The problem with the PE10 or CAPE ratio is that it has very little predictive power in the short term. We could very easily pass the 2007 peak and stay there for a lengthy period of time. We could also take a look at the price to sales ratio (or the S&P 500 market cap to revenue). This ratio is at a decade high, http://www.multpl.com/s-p-500-price-to-sales
The strong trend line of the U.S. markets is starting to show signs of a late stage winner with higher highs reached on higher volume and less breadth (fewer companies reaching highs). The China slowdown (not growing as fast as previous years) is real and very difficult to gauge since the data is not reliable and communication not as transparent as other developed markets. As we mentioned earlier in the newsletter, when data is questionable, investors place a higher risk premium on securities. The latest release of leading economic indicators in China stated an increase of 1.1% in May, following a 1.4% increase in April and a 0.2% increase in March. The PBOC has cut interest rates and reduced bank reserve requirements and neither have stemmed the stock market slide, a great concern. Also of concern for the Chinese stock market is the additional risk premium that will be required due to liquidity risk (when the government forces you to hold your stock for at least 6 months, that is problematic for healthy markets). Over the previous weekend of this writing, major brokerages in China announced the collective purchase of $20 billion worth of equities to attempt to stop the sharp correction (at the direction of the government). The Shanghai markets opened up 7%, lost the entire gain and then rallied at the close to finish the day up 2.4%. The following two days witnessed gains above 4% each day. China stocks are off the charts volatile.
Is Greece going to be a catalyst for a correction with the “no” referendum selected by 61% of the Greek citizens on July 5th? It is possible. The banks and stock market are still closed in Greece, the economy is declining rapidly. Greek citizens awoke Monday, June 29th, to capital controls on their banking system. The negotiations between the financial ministers of the Euro group, ECB, IMF and Greece, after four months of meetings, have reached an impasse; and Greece called a referendum for July 5th to vote on the latest bailout package, which includes more austerity measures for Greeks (higher taxes, reduced pensions, etc.). Greece owes a debt payment from a previous bailout to the International Monetary Fund (IMF), which was due on June 30th; and as everyone expected, Greece defaulted on the payment. The rating agencies did not call it an official default since it did not involve publicly held bonds. The Greek banking system needed emergency funds to meet all of the withdrawal requests from their depositors and the ECB denied the extension of emergency liquidity (short term loans), which means Greece was forced to implement capital controls to protect their banks. Depositors are limited on amount of money they can withdraw from ATMs (60 Euros per day) and pension accounts are limited to the amount they can withdraw. This is going to be a challenge for the Greek people as their economy will be negatively affected and is already in bad shape (GDP has declined 25% over the last five years). The country is only 11 million people and the GDP of Greece is only 2% of the Euro zone, therefore the Greek crisis should not have much of an impact on the Euro zone economy. The banking system in Europe will very likely be protected by the European Central Bank (ECB), which has significant flexibility (certainly the power to save the Greek banking system).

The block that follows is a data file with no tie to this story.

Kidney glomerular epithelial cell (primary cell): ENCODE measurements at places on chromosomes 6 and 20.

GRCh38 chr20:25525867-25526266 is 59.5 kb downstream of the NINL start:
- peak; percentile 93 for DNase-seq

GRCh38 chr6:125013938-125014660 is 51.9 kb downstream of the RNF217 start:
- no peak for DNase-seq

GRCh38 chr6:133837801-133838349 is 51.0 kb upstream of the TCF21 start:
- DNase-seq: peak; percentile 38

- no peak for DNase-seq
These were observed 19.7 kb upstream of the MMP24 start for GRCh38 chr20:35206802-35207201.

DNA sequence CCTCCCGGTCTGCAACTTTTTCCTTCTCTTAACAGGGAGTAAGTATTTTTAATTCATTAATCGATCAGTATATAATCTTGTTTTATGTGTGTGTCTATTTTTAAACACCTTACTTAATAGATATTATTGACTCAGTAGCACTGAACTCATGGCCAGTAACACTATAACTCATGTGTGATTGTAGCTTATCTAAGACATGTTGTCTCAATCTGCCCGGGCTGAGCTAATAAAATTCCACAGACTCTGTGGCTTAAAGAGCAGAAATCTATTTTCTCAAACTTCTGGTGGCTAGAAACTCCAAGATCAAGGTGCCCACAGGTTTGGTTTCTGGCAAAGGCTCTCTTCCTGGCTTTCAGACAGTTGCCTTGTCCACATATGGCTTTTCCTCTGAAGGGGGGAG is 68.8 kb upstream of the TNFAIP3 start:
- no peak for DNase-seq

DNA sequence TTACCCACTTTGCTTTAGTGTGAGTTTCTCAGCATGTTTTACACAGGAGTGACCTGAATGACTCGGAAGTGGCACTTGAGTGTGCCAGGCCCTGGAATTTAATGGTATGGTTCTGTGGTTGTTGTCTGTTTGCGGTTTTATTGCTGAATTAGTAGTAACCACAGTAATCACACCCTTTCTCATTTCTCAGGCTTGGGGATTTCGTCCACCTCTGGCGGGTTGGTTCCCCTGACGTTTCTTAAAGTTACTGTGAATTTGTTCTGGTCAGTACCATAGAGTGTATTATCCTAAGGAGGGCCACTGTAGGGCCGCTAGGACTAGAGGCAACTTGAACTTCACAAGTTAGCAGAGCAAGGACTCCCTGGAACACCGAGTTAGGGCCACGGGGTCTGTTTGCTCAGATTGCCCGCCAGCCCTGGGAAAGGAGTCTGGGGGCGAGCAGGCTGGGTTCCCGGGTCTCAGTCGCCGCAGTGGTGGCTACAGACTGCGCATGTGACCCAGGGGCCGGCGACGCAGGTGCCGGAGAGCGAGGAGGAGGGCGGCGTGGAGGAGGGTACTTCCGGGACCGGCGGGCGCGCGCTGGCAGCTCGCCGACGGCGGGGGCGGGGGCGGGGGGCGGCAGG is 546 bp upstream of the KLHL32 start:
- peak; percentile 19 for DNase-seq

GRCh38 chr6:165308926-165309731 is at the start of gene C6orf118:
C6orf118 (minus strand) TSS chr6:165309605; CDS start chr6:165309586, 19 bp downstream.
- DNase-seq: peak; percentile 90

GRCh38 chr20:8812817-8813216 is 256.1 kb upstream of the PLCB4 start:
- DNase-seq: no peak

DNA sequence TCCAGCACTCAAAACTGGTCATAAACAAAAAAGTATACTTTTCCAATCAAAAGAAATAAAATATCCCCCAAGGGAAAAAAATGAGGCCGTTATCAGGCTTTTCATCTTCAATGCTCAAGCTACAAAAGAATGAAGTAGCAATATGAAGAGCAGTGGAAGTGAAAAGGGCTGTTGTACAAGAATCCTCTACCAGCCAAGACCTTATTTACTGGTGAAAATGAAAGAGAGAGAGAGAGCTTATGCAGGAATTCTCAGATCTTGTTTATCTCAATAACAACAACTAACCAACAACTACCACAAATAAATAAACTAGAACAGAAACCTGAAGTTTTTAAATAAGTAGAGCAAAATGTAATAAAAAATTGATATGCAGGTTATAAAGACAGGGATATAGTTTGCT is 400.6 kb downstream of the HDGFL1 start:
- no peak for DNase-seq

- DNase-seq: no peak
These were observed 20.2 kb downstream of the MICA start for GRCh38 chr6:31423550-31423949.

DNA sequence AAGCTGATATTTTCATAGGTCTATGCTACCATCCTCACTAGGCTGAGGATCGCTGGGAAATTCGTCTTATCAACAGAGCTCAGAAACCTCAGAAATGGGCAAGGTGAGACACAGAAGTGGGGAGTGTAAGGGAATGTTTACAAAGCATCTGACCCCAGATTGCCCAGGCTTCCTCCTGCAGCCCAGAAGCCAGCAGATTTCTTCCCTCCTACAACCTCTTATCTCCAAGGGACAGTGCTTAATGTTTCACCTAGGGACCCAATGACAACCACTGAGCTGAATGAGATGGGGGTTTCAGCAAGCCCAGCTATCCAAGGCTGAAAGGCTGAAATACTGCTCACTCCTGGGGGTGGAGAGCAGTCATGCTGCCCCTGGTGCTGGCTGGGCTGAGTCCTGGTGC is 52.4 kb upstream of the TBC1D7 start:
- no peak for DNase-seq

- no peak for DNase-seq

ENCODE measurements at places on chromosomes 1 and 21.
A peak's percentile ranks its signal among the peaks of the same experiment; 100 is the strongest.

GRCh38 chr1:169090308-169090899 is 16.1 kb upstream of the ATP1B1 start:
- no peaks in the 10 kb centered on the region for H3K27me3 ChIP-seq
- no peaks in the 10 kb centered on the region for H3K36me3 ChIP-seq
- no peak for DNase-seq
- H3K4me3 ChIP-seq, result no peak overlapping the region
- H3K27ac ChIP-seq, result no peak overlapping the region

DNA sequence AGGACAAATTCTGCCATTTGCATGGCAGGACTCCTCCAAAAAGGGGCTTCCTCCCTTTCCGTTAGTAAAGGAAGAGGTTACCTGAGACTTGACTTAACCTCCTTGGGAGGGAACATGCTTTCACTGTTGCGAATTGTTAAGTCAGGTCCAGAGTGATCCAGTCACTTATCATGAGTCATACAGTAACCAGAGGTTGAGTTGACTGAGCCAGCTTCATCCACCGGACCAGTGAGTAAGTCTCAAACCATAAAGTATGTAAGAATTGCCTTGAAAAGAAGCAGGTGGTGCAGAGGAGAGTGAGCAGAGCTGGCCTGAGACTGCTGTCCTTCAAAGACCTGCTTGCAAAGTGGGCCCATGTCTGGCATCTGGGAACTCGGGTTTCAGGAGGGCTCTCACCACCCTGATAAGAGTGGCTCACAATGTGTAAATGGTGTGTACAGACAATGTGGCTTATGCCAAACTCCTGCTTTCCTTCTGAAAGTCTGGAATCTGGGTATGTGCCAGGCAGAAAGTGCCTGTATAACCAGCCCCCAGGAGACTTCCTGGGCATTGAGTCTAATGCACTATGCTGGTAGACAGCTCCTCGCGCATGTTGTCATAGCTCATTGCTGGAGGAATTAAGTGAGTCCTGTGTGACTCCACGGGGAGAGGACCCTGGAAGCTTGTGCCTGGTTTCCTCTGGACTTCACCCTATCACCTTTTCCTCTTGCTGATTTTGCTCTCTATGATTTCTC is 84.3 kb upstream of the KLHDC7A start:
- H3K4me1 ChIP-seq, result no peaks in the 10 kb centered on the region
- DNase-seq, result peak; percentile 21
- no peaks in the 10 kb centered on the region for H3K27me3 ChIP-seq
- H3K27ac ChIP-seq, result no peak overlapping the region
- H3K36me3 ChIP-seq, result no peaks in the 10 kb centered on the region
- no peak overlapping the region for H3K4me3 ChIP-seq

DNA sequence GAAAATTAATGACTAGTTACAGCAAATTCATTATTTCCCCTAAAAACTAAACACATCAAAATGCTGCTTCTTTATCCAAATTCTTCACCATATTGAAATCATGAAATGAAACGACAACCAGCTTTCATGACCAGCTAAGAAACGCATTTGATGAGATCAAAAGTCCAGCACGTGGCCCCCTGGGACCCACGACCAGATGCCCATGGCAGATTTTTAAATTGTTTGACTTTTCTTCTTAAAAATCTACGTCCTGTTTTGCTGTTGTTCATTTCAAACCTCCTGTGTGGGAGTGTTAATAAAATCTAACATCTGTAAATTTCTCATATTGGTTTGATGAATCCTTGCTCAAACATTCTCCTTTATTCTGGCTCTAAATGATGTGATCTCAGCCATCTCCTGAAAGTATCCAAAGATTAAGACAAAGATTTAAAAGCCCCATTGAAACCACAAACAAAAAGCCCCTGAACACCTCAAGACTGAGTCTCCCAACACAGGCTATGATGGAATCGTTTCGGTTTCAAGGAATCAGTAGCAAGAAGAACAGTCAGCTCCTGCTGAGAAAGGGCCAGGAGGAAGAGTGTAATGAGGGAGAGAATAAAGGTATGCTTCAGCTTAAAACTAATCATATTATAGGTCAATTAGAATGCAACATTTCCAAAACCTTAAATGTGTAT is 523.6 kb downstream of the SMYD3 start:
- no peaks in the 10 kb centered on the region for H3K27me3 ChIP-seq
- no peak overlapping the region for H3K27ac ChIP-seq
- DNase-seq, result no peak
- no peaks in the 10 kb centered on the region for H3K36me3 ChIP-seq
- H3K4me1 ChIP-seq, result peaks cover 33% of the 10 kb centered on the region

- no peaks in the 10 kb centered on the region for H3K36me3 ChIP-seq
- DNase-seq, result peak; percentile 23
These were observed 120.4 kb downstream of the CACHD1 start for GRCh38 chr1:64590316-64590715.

So far, the only significant decline in asset values are Greek bank stocks and Greek bonds. This was obviously not expected, nor priced in, but very local to Greece. While the spread between the German 10 year bund and the Greece 10 year government bond has widened significantly from a low of 5% last summer to over 15%, it is still below the 2011 levels (well above 20%). The only investors in Greek bonds are those that know the risk involved is high. The bond spreads between Germany, Italy and Portugal are not widening significantly. Investors right now are not worried that the Greek crisis is going to spread to Portugal or Italy, both much larger economies. The Euro as a currency, has held up very well near $1.11 in the last two weeks. The volatility index (VIX) is within its trading range and not anywhere near highs of the last year, so volatility is contained. Germany does not want to see the Euro group fail and there is no established process for the nation of Greece to exit the Euro as a currency bloc. The U.S. also wants to see a solution since Greece has met with Russia and both Russia and China would like to provide economic assistance to Greece, in return for a stronger political foothold in Europe.
We continually remark in our Investment Committee meetings that this time period involves an enormous and unusual amount of government and central bank manipulation in the markets. At a time when a political decision can have an immediate impact on asset class values, it is as important as ever to have a clear empirically-based portfolio methodology. Just like a baseball player needs to know what he is going to do with baseball if the ball is hit to him or someone else based on the conditions on the field of play, a portfolio manager needs empirically backed methodology in place to manage volatility and base purchase and sale decisions on.